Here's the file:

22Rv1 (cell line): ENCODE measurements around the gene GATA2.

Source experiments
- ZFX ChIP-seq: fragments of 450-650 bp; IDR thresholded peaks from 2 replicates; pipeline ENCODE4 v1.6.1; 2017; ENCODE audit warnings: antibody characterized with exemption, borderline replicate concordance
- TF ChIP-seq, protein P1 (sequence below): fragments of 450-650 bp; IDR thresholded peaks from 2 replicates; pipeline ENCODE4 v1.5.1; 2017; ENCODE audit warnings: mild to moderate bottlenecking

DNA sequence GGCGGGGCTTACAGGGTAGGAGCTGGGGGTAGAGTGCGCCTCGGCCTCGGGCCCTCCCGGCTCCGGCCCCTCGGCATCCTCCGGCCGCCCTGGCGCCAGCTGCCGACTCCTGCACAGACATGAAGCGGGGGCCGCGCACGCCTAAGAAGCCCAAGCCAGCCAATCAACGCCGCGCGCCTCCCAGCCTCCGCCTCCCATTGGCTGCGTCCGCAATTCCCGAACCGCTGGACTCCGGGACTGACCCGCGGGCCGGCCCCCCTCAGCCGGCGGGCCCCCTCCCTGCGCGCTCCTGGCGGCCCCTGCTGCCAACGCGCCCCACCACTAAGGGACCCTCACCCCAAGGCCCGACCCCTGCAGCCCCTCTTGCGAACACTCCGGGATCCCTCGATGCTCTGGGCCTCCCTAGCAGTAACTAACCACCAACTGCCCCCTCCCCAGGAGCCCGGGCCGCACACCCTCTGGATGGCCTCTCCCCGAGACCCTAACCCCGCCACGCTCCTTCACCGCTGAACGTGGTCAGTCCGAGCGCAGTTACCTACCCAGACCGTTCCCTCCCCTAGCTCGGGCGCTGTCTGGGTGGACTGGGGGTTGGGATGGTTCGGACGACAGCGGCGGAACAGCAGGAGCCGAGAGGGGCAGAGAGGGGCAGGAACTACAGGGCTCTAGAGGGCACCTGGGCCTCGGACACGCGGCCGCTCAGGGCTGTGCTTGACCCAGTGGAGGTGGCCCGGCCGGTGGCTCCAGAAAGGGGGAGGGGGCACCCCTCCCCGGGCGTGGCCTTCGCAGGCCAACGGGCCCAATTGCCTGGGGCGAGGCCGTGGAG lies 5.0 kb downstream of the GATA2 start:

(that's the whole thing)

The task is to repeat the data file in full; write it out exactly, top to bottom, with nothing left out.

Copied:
22Rv1 (cell line): ENCODE measurements around the gene GATA2.

Source experiments
- ZFX ChIP-seq: fragments of 450-650 bp; IDR thresholded peaks from 2 replicates; pipeline ENCODE4 v1.6.1; 2017; ENCODE audit warnings: antibody characterized with exemption, borderline replicate concordance
- TF ChIP-seq, protein P1 (sequence below): fragments of 450-650 bp; IDR thresholded peaks from 2 replicates; pipeline ENCODE4 v1.5.1; 2017; ENCODE audit warnings: mild to moderate bottlenecking

DNA sequence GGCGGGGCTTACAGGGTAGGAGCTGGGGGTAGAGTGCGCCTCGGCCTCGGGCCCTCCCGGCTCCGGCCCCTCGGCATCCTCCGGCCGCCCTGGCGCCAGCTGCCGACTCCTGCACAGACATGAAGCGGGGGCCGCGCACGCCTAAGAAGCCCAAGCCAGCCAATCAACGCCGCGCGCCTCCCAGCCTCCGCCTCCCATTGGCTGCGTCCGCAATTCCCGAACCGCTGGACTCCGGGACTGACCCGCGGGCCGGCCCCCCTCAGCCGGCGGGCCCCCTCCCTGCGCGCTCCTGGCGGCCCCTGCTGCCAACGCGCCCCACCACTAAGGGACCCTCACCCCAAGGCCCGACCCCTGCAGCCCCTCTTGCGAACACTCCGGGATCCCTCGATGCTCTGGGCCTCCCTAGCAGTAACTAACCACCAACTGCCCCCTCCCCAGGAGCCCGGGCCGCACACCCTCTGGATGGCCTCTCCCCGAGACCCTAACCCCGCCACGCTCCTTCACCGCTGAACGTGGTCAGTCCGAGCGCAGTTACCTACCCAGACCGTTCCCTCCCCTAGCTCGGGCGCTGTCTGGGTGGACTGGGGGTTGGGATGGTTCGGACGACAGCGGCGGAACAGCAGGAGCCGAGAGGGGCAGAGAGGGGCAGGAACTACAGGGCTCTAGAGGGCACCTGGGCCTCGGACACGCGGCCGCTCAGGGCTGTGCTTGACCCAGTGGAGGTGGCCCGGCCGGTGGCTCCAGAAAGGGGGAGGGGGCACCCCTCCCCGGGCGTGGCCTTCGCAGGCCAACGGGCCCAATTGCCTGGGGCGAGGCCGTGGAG lies 5.0 kb downstream of the GATA2 start: